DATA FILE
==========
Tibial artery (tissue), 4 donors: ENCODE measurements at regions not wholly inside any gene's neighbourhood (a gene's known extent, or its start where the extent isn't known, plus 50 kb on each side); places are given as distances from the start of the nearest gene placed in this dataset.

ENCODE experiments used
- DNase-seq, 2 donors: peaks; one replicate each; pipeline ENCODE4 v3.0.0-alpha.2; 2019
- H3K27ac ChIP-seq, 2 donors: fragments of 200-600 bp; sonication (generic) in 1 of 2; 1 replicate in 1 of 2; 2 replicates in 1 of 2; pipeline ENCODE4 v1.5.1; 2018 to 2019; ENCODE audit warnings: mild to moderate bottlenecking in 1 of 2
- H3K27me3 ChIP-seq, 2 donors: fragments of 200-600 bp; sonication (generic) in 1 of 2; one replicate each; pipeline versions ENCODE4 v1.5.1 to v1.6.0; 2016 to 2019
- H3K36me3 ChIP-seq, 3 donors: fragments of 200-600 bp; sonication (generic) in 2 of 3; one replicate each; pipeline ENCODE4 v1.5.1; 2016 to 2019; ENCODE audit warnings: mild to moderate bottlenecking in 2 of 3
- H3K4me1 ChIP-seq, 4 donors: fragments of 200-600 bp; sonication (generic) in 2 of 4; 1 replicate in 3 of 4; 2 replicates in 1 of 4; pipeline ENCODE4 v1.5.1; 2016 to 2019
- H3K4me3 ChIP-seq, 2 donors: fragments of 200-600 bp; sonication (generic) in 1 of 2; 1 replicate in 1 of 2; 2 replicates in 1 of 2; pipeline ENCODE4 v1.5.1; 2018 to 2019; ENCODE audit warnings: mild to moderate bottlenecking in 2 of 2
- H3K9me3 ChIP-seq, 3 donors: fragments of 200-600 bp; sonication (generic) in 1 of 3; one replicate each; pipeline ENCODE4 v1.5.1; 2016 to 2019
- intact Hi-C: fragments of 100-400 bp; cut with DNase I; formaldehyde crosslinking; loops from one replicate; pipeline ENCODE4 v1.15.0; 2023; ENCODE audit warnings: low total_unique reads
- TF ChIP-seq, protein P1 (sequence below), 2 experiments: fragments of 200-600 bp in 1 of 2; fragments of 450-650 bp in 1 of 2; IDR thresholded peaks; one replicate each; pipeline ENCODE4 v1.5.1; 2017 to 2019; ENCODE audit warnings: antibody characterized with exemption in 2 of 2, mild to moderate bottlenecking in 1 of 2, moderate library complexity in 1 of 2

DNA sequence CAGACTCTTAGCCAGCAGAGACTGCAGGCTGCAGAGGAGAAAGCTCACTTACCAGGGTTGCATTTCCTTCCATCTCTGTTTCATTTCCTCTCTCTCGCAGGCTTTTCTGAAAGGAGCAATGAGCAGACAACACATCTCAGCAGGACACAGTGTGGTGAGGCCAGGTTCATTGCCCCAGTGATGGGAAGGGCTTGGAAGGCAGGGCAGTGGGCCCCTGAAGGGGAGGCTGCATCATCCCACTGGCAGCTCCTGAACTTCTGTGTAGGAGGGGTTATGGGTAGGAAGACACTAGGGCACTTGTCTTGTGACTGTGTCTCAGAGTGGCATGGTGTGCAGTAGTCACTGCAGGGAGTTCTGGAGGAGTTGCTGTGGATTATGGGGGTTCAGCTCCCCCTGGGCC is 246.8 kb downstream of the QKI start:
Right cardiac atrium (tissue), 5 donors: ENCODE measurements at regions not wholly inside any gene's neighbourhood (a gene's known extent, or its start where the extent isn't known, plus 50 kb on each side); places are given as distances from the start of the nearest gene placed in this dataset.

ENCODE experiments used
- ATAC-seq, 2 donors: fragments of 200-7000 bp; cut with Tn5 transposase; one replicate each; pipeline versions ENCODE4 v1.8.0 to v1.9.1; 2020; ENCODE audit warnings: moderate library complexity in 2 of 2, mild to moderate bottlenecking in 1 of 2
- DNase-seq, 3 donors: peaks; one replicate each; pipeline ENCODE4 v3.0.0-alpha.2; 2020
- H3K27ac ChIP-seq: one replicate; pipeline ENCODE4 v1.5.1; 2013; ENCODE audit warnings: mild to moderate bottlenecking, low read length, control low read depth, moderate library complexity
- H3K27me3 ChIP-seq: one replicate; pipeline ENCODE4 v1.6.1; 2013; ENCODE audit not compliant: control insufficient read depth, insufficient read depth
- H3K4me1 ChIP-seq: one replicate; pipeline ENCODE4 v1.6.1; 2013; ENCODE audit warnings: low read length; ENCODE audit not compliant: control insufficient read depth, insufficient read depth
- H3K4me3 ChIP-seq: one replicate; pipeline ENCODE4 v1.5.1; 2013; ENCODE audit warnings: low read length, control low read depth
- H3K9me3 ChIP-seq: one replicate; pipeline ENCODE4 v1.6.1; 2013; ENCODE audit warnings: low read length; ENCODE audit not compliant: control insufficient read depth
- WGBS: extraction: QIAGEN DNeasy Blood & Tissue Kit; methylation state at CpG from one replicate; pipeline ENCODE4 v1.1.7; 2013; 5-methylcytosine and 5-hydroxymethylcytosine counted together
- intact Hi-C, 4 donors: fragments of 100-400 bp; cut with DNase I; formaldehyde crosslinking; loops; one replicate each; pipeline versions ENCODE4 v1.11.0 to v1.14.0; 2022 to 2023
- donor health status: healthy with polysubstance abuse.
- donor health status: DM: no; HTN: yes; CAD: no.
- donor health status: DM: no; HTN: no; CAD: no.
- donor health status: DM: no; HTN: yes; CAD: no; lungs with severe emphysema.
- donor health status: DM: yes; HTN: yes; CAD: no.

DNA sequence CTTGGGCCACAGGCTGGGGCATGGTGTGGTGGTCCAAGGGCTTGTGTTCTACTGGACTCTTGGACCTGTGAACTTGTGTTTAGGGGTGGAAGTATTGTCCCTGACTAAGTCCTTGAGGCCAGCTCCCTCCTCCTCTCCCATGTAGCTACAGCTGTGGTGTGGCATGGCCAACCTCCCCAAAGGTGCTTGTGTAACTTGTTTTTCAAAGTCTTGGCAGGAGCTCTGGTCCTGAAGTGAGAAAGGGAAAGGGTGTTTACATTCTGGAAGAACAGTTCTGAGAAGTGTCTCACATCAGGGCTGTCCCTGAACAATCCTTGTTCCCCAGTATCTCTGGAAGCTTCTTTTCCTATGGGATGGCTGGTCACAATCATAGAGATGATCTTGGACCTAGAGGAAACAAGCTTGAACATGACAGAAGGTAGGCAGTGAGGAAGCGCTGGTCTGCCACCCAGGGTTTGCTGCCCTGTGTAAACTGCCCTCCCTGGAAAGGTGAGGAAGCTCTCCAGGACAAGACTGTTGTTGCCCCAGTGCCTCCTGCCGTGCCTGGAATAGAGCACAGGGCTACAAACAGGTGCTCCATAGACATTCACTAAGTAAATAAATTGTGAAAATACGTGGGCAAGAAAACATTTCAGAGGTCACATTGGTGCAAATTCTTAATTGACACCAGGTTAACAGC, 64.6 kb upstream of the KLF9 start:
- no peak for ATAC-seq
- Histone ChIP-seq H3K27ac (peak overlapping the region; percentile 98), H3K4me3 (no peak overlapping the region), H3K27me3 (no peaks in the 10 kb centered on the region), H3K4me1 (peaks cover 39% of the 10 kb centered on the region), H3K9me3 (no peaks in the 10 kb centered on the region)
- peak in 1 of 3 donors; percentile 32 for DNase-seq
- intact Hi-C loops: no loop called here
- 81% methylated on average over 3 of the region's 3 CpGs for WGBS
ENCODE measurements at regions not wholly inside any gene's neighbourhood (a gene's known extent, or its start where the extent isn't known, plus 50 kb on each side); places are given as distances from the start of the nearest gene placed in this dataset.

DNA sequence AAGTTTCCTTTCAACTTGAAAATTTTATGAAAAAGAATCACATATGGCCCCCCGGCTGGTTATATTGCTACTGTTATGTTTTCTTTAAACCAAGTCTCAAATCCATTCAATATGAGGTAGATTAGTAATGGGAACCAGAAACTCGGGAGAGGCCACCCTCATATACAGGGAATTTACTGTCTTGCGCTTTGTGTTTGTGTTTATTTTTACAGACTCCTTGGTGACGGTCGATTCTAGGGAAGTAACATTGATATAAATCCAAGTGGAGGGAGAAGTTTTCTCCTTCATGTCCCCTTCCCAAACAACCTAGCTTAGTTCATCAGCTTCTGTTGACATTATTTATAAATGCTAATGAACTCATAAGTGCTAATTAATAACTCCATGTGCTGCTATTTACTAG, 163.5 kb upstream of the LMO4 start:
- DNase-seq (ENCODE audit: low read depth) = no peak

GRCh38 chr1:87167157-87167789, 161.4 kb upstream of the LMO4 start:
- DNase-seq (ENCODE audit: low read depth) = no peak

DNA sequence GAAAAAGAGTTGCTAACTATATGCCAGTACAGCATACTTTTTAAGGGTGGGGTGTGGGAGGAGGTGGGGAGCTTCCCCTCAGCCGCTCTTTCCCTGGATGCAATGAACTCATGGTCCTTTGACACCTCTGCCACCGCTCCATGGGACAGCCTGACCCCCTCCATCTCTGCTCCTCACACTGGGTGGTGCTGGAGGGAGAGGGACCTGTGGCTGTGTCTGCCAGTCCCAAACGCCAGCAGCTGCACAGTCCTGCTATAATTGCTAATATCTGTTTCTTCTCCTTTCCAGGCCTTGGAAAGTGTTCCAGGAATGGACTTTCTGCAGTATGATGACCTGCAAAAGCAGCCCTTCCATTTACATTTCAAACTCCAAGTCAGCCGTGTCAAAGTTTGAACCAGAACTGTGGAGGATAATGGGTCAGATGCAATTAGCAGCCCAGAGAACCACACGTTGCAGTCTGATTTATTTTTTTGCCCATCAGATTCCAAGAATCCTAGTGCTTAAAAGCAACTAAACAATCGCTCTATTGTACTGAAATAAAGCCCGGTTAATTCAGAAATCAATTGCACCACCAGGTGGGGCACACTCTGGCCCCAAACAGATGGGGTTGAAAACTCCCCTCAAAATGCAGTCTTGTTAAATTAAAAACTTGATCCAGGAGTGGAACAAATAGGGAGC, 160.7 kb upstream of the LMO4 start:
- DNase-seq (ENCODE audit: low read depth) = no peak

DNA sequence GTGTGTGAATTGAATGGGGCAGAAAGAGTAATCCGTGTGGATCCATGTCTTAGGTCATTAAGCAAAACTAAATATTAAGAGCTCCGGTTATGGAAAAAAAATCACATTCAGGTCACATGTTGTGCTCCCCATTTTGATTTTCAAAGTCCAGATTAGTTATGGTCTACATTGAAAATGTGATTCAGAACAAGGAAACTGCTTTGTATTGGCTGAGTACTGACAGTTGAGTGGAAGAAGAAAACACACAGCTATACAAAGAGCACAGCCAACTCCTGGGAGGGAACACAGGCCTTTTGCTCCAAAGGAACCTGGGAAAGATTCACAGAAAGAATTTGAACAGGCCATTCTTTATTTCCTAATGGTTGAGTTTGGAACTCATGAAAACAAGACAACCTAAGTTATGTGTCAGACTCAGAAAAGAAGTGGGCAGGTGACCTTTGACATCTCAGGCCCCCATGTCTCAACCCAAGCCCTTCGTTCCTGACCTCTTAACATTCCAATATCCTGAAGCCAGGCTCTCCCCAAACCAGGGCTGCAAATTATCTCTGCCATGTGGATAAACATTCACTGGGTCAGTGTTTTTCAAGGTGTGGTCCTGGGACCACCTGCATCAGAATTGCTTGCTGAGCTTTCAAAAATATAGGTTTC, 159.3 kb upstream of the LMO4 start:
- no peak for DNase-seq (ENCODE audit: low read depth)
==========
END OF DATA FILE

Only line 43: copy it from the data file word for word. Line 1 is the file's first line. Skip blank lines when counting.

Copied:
- no peak for DNase-seq (ENCODE audit: low read depth)